Is it a passion? Fulfilling a need to be recognized as something bigger than I am? A calling? What?
Why do other writers write, or artists make art, or performers perform? Do they even ask the question? Do they need to?
A few nights ago at an industry screening of Hugo, I asked the famous screenwriter John Logan, the following question, “Why do you write?”
His answer, paraphrased here, I expected. He said:
I then asked, “But if no one ever heard a word you’re written, would you still be writing?”
I thanked him for his honesty and thought about another writer’s website declaration. He stated, (again paraphrased) “I’d rather have you READ my books than buy them and put them away.”
I feel the same way.
Do you as well? Do you need a big fan base to feel “writerly”?
Or…is our art NOT about us?
Instead, we’re messengers of ideas that unite us all for a common vision, before our self-doubt creeps in.
- Are we accomplished enough in our craft?
- Will other’s relate to our words?
- If not, can we call ourselves artists?
- If no one wants our art and we keep cranking it out, are we ahead of our time, or just delusional and still learning?
- But learning to do what? Impress readers with fancy technique? Or to convey relevant content?
- Are we writing for prestige? Or the quest to bring ideas to others?
- If we’re writing solely for fame and fortune, does this make us more commercial but less of an artist?
These questions are important to me, and their answers lead to the prime question:
What is the difference between living as an artist and living as an narcissist?
The difference revolves around where we steer attention.
- Artists ask, will you look at what I’ve made?
- Writers ask, will you read what I’ve written?
- Performers ask, will you watch what I’m doing?
- Models in sex movies ask, will you look at ME?
I don’t want my stories and blog to be about me.
I want it to be about you, and the ideas I spark in your head. If I’m not adding to your thoughts, why publish? Just to do it?
Uh uh. That’s not me.
I’ve always respected individuals who do great things, create great things, and don’t think about it. It’s their nature to do good stuff. They can’t stop and they don’t.
My wife is a good example.
She’s one of the most generous people I’ve ever known. She gives things to people. She makes things for people. And she cares for people. My wife is a registered nurse.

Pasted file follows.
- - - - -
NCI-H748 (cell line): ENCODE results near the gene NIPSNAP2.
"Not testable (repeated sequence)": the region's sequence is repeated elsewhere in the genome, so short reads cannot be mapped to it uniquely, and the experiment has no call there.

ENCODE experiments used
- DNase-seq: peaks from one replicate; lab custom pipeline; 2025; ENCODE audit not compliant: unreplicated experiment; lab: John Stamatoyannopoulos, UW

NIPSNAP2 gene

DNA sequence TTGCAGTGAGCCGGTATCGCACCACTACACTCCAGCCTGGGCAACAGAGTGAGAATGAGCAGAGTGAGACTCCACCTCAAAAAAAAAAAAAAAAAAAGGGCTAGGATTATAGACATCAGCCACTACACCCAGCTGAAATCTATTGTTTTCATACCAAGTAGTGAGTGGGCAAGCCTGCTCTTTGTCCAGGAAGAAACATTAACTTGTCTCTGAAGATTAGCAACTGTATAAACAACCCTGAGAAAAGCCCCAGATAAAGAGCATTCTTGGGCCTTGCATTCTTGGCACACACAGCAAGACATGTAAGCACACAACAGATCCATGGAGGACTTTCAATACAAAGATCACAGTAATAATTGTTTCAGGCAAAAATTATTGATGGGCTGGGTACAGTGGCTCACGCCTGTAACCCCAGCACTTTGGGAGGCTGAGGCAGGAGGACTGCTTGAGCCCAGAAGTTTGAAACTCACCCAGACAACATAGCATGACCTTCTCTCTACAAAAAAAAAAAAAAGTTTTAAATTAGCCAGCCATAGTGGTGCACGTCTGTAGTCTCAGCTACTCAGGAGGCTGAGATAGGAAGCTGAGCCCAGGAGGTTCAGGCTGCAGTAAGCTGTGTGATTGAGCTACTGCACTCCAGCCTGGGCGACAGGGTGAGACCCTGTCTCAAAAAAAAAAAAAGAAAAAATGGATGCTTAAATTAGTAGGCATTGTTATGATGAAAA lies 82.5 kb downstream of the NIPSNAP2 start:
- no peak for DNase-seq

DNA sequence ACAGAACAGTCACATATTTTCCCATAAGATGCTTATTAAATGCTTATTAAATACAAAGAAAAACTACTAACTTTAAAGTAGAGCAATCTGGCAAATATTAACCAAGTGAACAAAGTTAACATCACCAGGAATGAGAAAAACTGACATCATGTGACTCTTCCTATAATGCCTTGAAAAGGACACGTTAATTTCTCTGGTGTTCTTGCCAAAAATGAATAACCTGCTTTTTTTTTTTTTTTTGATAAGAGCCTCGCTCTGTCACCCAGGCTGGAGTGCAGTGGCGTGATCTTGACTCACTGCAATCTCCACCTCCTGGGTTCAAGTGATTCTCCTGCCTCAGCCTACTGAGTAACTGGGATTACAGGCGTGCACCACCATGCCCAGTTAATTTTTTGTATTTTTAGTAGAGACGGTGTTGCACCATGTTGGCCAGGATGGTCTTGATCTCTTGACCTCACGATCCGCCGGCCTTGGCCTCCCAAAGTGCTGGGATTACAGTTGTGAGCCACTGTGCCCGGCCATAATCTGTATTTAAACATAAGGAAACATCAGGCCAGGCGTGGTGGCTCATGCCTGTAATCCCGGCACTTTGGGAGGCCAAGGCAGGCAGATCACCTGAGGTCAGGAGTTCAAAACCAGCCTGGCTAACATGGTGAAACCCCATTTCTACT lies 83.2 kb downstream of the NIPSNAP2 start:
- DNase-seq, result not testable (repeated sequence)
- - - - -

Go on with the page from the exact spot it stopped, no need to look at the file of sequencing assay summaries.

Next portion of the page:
Sometimes I ask her, “You kill yourself for others and sometimes all that giving isn’t appreciated. Why do you it?”
My wife answers:
Helping people makes her feel good.
And maybe that’s all the explanation necessary for why any artist makes art. The process feels good.
Still, good feelings about writing doesn’t guarantee good writing. Or any artistic expression.
Is that important? If we’re writing for others, sure it is.
But how do we know when our writing works?
When people tell us it does. And the more people who do that, the more social proof comes back to us. And when we’ve got it all down, and we’re selling books, or paintings, or theater tickets, the ultimate question finally presents itself:
What is the purpose of art?
My answer to that is, art expresses universal truth, and in doing so, creates a shared experience.
This is what I’m trying to do, write about ideas that create a collective experience, which then builds more ideas. Having a best selling novel getting rave reviews can make that happen. It’s a popular ambition, so I’ve heard.
The last question directed to John Logan came from a high school girl sitting behind me. She asked, “Do you ever think your ideas aren’t good anymore?”
John’s answer came back to us something like this:
Then I can sleep.
The next morning my critical mind snaps on and I’ll tear my work apart. Doubting my ability drives me to become a better writer.”
Yeah… I agree with that.